If one parent knows all the answers to the 30 questions below while the other doesn’t, this relationship is an unequal partnership. (We’re looking at you, dads.)
On Father’s Day this past Sunday, Joshua Ziesel, a clinical psychologist, wrote an essay for the Washington Post about how women traditionally take on more mental labor than men. He wanted to be a better husband so he chose to plan his daughter’s fourth birthday party by himself. The article details the author’s struggles and ultimate success of party planning. He ends the piece by vowing to pick up more of the mental load “…because it is the just and equitable thing to do.”
Rather than debate his arguments and mini-epiphanies, I prefer to welcome Ziesel to the next step of being the intellectually engaged and equally involved parent he strives to be.
Here are 30 questions the average American mother will either immediately know the answer or know where the answer is. This list isn’t complete, but it does show how much mental energy women devote to the minute, invisible requirements of child rearing.
- What is the name of one of your child’s friends?
- What are the names of that child’s parents?
- Where does that friend live?
- What’s the name of your child’s pediatrician?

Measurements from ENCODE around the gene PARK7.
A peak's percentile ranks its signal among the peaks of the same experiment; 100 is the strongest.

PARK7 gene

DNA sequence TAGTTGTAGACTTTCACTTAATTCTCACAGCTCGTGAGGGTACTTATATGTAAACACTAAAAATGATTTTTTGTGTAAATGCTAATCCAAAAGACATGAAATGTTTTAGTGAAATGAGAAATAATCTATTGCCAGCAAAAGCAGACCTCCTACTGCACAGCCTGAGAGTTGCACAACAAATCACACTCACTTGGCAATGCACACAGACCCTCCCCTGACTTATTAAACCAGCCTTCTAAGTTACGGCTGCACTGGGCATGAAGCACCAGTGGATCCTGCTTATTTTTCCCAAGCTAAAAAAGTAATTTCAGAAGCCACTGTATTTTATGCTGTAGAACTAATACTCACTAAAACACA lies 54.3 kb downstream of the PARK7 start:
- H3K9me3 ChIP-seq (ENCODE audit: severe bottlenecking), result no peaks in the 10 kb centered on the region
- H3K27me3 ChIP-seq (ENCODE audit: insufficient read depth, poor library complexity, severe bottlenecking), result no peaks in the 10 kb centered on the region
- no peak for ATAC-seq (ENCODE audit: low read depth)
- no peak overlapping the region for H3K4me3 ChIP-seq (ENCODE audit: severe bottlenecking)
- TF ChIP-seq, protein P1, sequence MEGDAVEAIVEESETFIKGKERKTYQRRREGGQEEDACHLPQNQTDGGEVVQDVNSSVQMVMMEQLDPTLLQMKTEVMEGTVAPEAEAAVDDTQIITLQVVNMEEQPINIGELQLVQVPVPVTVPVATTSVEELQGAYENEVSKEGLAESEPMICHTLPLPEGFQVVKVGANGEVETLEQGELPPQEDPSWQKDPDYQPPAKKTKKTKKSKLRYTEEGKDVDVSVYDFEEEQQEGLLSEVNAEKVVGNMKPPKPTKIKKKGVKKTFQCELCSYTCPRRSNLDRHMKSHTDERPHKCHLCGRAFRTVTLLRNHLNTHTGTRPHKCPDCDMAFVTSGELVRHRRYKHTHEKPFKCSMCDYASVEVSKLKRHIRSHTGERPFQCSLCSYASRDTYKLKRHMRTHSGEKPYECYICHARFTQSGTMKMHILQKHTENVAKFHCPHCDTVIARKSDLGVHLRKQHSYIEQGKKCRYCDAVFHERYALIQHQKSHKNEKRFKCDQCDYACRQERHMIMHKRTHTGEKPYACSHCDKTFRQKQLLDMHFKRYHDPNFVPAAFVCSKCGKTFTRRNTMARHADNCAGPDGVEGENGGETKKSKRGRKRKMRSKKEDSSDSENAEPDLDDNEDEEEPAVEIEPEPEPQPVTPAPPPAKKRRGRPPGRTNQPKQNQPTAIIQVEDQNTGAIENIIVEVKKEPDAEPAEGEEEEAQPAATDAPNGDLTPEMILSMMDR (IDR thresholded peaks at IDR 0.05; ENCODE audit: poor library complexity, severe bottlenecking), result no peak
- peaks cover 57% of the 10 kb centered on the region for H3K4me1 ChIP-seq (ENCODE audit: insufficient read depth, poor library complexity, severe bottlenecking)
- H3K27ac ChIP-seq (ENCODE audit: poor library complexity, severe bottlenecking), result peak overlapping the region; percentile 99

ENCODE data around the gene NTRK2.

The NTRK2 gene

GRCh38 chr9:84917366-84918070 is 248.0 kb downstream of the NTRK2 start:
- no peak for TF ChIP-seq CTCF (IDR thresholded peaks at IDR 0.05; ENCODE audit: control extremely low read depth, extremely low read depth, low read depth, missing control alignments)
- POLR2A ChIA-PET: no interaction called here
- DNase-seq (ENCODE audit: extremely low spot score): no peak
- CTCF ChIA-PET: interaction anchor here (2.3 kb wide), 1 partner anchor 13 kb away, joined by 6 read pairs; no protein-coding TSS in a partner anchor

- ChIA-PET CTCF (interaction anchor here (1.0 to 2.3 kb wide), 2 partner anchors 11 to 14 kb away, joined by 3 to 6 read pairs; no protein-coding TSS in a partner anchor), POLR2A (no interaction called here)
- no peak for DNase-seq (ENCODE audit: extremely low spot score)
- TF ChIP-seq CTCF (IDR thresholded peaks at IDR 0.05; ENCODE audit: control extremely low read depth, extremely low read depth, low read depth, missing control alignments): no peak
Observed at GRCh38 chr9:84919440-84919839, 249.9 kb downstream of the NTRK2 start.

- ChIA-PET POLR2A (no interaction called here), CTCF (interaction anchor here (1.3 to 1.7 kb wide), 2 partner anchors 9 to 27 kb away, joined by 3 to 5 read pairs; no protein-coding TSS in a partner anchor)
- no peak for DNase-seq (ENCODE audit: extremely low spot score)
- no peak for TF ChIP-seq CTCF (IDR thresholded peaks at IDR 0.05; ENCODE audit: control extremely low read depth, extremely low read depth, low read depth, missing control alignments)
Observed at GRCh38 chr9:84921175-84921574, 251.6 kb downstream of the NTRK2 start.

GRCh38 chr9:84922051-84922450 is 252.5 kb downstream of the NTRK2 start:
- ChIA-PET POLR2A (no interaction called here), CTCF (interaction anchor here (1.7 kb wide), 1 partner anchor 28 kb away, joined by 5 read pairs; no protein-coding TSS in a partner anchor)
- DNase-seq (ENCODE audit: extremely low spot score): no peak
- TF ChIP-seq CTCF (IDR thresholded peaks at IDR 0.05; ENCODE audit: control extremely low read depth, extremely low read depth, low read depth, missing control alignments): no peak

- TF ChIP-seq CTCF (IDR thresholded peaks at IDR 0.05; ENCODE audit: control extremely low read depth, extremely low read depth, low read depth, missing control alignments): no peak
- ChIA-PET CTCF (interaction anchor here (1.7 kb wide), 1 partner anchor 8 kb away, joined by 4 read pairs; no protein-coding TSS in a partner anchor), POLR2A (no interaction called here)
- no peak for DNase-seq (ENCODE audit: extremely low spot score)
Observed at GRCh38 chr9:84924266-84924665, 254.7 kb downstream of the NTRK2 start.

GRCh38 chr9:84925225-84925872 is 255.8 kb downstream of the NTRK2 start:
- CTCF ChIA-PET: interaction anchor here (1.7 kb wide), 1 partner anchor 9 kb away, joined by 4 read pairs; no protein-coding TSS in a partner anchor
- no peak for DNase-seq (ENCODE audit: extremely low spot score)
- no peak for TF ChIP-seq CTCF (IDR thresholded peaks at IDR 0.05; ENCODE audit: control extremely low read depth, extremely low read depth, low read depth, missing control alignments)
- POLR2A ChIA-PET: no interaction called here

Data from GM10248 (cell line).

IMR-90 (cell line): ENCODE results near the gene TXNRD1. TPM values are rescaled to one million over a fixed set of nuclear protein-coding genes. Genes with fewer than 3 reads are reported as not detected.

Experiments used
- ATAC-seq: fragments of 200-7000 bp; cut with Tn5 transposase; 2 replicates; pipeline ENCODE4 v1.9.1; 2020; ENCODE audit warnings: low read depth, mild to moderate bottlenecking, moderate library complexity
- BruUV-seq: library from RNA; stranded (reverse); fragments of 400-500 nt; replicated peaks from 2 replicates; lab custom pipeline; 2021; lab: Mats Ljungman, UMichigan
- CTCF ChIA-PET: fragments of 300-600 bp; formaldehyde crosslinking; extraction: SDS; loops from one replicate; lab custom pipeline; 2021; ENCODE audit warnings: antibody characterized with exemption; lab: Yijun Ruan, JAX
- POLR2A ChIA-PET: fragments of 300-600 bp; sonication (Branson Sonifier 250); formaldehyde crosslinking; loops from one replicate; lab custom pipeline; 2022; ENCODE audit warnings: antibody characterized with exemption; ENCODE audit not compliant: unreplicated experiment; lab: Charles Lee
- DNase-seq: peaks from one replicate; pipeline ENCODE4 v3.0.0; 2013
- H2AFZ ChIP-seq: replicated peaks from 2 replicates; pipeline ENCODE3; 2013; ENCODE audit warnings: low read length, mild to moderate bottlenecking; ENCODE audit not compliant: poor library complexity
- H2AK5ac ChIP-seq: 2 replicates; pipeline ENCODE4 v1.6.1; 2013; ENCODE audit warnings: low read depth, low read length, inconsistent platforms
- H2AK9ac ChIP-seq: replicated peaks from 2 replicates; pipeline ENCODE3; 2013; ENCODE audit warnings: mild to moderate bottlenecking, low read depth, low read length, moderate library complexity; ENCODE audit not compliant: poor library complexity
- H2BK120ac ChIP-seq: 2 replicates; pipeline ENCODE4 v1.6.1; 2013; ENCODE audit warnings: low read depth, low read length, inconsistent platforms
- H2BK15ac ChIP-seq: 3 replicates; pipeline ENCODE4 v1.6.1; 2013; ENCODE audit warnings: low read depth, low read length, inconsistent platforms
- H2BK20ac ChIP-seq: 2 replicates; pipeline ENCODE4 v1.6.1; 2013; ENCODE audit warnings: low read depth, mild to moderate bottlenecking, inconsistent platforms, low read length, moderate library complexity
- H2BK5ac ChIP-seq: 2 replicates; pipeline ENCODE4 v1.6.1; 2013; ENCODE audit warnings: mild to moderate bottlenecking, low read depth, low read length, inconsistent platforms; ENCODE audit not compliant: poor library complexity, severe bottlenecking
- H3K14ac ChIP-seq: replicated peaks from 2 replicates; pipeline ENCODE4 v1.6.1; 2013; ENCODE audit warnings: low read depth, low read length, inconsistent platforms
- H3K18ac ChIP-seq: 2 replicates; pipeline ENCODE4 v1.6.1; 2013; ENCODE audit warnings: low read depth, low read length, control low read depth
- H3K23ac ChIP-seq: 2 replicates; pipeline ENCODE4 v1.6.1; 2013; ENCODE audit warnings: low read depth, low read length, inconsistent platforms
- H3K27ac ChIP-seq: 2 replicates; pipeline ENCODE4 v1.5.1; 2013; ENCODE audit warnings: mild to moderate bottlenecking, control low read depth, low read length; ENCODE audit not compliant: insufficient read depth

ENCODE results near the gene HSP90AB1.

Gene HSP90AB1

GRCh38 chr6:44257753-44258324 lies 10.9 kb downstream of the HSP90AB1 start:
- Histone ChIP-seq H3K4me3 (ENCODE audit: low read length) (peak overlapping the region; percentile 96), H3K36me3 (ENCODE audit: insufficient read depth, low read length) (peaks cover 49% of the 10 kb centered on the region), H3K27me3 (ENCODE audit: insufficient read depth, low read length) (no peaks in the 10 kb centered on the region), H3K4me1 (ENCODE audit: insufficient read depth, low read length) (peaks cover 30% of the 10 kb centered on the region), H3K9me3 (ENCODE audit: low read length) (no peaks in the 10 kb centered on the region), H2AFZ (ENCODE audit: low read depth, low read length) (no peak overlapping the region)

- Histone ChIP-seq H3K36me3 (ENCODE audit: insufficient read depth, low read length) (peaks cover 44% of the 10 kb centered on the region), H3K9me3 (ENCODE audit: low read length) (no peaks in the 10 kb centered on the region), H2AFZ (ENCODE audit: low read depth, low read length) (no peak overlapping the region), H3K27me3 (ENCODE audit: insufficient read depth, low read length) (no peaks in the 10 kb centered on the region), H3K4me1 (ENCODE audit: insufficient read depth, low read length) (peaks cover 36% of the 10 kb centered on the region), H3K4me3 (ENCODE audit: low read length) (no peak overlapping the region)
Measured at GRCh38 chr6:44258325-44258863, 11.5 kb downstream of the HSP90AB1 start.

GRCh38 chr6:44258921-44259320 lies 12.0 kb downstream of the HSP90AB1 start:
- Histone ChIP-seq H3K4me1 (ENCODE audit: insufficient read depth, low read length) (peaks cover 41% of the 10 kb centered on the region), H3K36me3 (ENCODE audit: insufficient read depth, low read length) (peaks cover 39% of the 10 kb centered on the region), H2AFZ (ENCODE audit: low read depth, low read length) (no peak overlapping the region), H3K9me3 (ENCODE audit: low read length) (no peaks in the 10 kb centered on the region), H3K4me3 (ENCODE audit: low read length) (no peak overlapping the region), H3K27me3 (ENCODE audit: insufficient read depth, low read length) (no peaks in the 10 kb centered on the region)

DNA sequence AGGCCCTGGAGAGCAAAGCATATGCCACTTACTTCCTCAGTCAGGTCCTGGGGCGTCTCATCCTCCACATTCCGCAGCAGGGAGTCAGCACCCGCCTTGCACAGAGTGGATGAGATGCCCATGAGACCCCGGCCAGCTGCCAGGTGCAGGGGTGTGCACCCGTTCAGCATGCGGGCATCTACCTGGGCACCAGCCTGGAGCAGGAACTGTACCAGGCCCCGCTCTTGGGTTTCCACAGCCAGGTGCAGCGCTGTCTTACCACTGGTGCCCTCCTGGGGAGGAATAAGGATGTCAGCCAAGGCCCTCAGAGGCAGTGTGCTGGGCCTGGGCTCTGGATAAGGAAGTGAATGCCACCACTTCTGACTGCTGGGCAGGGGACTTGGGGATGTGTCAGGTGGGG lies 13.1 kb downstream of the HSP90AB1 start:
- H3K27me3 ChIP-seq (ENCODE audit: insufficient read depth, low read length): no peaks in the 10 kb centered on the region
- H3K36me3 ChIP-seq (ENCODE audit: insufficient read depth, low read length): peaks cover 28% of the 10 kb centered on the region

- When is the next wellness checkup?
- Where is the pediatrician located?
- What is the name of your child’s dentist?
- When is the next dental appointment?
- Where is the dentist located?
- Does your child wear glasses?
- If so, when does your child’s vision prescription expire?
- How many extracurricular activities does your child participate in and what are they?
- How often do these extracurricular activities occur?
- Where do these extracurricular activities occur?
- What equipment is needed and does your child have it right now?
- Which activities require parents to bring snacks?
- Is your child allergic to anything?
- If so, what is the allergy and what do you do during an allergic reaction?
- What is your child’s current shoe and clothing size?
- Where are your child’s winter clothes stored during the summer?
- Roughly when was the last time your child’s bedding was changed?
- Where is the clean bedding?
- Is your child registered for school?
- Who is the emergency contact(s)?
- When is the first day of school?
- When are the drop-off and pickup times?
- Where are drop-off and pickup?
- Does your child have the required school supplies yet?
- What was the name of your child’s teacher last year?
- What is the next event that you need to drive your kids to?
All of these questions have factual, concrete answers. If one parent knows all the answers while the other doesn’t, this relationship is an unequal partnership.
I sincerely believe Ziesel wants to share the mental load with his wife. Permanently knowing these answers is a good first step. This knowledge will not only alleviate the gender imbalance but will also help anticipate what needs to be done day after day until the child is self-sufficient.
For people who find these questions too burdensome, American mothers would like to remind you we don’t have the luxury of ignorance.